Infectious Diseases

Keep informed about infectious diseases such as COVID-19 and Monkey Pox and know the symptoms, how to care for, how to prevent, and frequently asked questions about these infectious diseases.

Symptoms of Coronavirus:

According to the Center for Disease Control and Prevention the following may be signs of coronavirus:

  • Fever or chills
  • Cough
  • Shortness of breath of difficulty breathing
  • Fatigue
  • Muscle or body aches
  • Headaches
  • New loss of taste of smell
  • Sore throat
  • Congestion or runny nose
  • Diarrhea

Accessing medical care:

All students with symptoms or exposure to COVID-19 should isolate and call the Health Center at 607-436-3573 for consideration of diagnostic testing. 

If the student Health Center is closed, and you are experiencing symptoms consistent with COVID-19, please see the Emergencies and After Hours Concerns page for a list of local resources. 

Types of testing:

Asymptomatic students who wish to have testing done for routine surveillance reasons may present to pool testing. Pool testing is available for asymptomatic students . For up to date testing dates and times please see the fall planning page under testing. Students need to preregister online. For additional testing questions please email:  The Student Health Center has the ability to perform rapid and send out laboratory testing for COVID-19 when medically indicated. Send out laboratory tests are available in 2-5 days. 

  • Antigen (results within 15 minutes or less) testing can be performed at the Health Center, local Pharmacy's, doctor's office, or with a Home Covid-19 test kit. These are not as accurate and are most sensitive if tested in a 3-5 day window after exposure or when experiencing symptoms. This test is for asymptomatic or symptomatic people.
  • Rapid molecular PCR (results within 15 minutes) testing can be performed at the Health Center or doctor's office. These tests are most accurate within 7 days of symptom onset. This test is for symptomatic people.
  • RT-PCR send out (results within 2-5 days) and will require Quarantine until the test results return. These tests are the most accurate. Can be performed at the Health Center, doctor's office, local Pharmacy's, testing sites and through pool testing. This test may continue to be positive for up to 90 days. This test is for asymptomatic and symptomatic people.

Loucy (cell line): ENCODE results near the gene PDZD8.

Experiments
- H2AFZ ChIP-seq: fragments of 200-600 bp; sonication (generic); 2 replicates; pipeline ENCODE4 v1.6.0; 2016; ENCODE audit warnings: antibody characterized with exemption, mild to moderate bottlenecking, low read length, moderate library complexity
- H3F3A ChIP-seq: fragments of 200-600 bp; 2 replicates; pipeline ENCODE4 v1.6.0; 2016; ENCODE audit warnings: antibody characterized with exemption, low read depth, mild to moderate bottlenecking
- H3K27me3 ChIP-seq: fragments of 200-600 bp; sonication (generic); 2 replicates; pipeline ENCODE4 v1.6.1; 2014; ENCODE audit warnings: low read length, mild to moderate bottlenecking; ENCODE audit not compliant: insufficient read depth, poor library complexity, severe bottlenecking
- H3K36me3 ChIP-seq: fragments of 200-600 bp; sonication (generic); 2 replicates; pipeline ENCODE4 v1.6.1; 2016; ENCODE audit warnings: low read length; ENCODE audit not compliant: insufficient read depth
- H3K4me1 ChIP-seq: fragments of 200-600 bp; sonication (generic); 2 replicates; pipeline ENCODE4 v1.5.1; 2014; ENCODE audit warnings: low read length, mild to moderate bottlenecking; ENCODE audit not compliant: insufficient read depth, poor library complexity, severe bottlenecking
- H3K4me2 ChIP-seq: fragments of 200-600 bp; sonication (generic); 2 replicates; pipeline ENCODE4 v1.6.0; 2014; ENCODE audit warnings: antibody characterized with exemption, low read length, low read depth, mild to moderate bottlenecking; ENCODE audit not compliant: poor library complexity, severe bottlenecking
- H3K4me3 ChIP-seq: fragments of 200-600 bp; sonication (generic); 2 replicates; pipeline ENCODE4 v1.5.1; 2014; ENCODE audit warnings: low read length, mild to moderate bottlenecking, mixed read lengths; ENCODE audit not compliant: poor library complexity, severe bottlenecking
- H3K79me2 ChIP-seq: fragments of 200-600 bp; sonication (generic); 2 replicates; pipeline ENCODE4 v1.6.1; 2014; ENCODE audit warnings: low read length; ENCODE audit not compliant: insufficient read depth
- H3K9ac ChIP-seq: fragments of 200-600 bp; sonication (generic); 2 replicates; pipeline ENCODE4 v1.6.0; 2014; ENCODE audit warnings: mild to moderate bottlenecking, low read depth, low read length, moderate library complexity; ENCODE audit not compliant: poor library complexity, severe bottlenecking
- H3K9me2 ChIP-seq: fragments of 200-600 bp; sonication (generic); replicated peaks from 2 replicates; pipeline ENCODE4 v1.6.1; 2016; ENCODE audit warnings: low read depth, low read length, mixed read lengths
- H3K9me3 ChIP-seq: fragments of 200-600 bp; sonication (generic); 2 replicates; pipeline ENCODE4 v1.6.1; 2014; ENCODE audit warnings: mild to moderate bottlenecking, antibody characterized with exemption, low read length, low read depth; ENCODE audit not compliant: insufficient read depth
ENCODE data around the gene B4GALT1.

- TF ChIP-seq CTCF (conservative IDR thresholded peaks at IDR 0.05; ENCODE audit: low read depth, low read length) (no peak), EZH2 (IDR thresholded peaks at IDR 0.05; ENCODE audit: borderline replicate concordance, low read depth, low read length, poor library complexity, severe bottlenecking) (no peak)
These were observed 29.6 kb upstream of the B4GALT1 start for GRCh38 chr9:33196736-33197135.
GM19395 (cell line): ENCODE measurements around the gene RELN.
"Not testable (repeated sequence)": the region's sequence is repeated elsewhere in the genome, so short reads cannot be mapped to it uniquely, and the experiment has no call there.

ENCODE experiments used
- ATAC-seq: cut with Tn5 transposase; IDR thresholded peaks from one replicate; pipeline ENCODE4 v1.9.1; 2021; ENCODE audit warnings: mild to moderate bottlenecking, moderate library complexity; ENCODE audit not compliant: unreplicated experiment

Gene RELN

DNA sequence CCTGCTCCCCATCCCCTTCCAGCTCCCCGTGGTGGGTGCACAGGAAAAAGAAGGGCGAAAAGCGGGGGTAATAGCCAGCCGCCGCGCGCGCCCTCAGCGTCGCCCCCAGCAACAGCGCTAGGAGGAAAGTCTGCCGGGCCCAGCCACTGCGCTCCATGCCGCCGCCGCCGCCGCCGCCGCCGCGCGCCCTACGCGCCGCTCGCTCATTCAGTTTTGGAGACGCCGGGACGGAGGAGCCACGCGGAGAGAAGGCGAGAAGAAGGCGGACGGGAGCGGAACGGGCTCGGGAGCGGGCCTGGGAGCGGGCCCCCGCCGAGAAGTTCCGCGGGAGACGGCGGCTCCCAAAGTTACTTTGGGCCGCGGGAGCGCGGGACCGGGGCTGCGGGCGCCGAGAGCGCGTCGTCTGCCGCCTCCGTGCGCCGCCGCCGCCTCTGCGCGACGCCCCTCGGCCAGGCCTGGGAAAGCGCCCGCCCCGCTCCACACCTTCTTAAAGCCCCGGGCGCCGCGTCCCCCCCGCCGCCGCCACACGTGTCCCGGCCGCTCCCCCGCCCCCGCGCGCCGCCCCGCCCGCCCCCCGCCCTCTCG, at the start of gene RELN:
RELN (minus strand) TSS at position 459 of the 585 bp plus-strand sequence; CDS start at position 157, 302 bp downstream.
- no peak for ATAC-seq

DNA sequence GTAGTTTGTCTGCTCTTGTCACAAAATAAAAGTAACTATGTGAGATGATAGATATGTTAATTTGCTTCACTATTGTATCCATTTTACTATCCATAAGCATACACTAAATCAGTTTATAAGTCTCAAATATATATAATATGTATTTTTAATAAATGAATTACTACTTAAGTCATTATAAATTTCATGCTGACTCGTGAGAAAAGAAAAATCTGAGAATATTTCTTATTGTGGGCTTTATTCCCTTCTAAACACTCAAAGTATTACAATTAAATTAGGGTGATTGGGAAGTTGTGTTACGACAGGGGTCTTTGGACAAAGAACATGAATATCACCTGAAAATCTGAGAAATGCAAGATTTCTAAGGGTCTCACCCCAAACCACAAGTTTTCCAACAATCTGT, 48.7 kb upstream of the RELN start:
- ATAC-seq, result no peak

Preventing COVID-19:

Receiving a negative COVID-19 test results is reassuring, but negative results are only a snapshot in time. A negative test today does not mean a negative test tomorrow. According to the Center for Disease Control and Prevention the following are ways to protect yourself and others:

  • Wash your hand often
  • Avoid close contact
  • Cover your mouth and nose with a mask when around others
  • Cover coughs and sneezes
  • Clean and disinfect
  • Monitor your health daily

Frequently Asked Questions

What is quarantine/isolation?

According to the Center for Disease Control and Prevention, Quarantine separates and restricts the movement of people who were exposed to a contagious disease to see if they become sick. Isolation separates sick people with a contagious disease from people who are not sick. 

What does close contact mean?

According the Center for Disease Control and Prevention, close contact is defined as someone who was within 6 feet of an infected person for at least 15 minutes starting from 2 days before illness onset (or, for asymptomatic patients, 2 days prior to specimen collection) until the time the patient is isolated. 

After testing positive for COVID-19, when should I retest?